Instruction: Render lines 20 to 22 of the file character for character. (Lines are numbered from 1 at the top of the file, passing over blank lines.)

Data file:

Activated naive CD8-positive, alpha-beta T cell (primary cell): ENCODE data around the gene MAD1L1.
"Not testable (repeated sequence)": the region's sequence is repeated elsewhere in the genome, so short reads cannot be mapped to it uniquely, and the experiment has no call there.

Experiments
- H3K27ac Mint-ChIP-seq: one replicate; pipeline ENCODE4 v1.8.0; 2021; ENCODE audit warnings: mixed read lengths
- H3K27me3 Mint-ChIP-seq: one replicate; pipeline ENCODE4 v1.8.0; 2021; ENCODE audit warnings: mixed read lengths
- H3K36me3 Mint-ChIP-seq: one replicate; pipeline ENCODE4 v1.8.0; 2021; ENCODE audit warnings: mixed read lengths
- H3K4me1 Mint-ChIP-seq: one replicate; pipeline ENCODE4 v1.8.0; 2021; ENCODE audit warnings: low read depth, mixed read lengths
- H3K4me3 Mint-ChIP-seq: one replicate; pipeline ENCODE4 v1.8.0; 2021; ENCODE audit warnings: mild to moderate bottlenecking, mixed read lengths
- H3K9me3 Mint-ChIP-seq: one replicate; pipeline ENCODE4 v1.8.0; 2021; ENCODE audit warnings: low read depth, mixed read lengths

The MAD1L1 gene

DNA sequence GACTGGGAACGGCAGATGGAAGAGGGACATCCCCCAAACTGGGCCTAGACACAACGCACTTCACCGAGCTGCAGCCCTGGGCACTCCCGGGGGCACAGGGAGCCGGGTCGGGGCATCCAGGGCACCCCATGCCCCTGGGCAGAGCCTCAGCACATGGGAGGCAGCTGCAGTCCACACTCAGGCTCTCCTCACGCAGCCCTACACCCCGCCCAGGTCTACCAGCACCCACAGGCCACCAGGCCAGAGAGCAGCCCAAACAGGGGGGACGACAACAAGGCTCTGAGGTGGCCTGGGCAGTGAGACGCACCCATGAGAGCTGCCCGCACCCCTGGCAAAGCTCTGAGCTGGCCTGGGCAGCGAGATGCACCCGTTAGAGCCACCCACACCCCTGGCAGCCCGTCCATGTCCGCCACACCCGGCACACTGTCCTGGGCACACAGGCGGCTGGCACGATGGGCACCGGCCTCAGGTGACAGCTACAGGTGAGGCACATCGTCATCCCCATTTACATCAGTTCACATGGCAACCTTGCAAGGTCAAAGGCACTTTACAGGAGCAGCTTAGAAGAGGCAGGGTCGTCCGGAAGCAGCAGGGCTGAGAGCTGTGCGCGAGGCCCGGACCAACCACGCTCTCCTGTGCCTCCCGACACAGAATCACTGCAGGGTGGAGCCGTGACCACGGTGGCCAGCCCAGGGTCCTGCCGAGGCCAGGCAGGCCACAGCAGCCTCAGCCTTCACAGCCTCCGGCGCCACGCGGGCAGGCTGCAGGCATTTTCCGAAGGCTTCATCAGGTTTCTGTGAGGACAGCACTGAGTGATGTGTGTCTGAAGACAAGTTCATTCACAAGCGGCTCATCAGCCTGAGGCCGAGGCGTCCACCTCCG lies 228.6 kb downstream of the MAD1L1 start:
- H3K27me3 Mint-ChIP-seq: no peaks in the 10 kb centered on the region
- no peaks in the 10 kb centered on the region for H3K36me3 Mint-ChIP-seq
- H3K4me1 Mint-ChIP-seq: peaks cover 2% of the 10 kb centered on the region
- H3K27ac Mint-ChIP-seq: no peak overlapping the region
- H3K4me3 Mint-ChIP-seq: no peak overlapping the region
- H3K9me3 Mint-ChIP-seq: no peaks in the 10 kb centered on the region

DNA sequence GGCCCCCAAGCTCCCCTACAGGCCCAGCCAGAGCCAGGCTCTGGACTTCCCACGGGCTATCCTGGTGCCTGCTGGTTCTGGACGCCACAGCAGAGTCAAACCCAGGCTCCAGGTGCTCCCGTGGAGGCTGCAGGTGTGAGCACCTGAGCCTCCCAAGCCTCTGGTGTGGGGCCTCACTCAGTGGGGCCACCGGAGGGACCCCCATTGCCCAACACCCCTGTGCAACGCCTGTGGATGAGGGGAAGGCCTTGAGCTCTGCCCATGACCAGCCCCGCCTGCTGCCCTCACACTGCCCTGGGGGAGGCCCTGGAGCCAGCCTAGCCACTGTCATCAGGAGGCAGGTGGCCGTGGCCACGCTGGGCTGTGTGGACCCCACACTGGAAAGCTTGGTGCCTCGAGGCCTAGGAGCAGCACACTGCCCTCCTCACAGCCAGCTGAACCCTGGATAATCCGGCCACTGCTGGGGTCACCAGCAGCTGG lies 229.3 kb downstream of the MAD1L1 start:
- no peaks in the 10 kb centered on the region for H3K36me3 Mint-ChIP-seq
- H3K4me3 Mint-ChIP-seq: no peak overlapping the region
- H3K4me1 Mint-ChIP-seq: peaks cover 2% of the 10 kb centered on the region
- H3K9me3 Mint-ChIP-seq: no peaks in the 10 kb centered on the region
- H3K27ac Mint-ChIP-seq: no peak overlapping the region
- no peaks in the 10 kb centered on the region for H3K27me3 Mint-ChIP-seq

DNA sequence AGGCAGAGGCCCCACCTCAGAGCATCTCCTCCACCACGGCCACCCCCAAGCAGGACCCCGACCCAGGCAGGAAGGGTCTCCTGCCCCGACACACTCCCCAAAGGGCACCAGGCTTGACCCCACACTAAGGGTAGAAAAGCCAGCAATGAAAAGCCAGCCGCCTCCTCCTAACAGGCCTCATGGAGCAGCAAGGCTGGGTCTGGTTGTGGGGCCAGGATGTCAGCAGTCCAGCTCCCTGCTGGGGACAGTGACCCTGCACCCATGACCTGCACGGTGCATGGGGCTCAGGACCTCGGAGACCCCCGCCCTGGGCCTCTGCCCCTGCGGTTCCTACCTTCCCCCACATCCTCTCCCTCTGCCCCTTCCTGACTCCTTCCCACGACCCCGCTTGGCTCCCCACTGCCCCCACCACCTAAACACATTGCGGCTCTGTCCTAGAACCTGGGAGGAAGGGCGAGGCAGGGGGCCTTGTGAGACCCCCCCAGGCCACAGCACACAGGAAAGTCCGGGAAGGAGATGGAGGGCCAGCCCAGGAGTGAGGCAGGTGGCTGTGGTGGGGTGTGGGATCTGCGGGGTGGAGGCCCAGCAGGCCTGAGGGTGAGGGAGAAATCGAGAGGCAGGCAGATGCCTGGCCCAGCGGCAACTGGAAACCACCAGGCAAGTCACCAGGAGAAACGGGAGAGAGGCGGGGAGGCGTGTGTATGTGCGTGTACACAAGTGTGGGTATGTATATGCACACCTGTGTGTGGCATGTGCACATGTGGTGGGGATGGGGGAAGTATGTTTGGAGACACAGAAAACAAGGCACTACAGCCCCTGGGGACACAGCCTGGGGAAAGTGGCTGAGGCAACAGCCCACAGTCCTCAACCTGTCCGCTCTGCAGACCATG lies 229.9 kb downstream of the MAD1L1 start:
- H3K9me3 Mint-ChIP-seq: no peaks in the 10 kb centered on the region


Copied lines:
- H3K4me3 Mint-ChIP-seq: no peak overlapping the region
- H3K4me1 Mint-ChIP-seq: peaks cover 2% of the 10 kb centered on the region
- H3K9me3 Mint-ChIP-seq: no peaks in the 10 kb centered on the region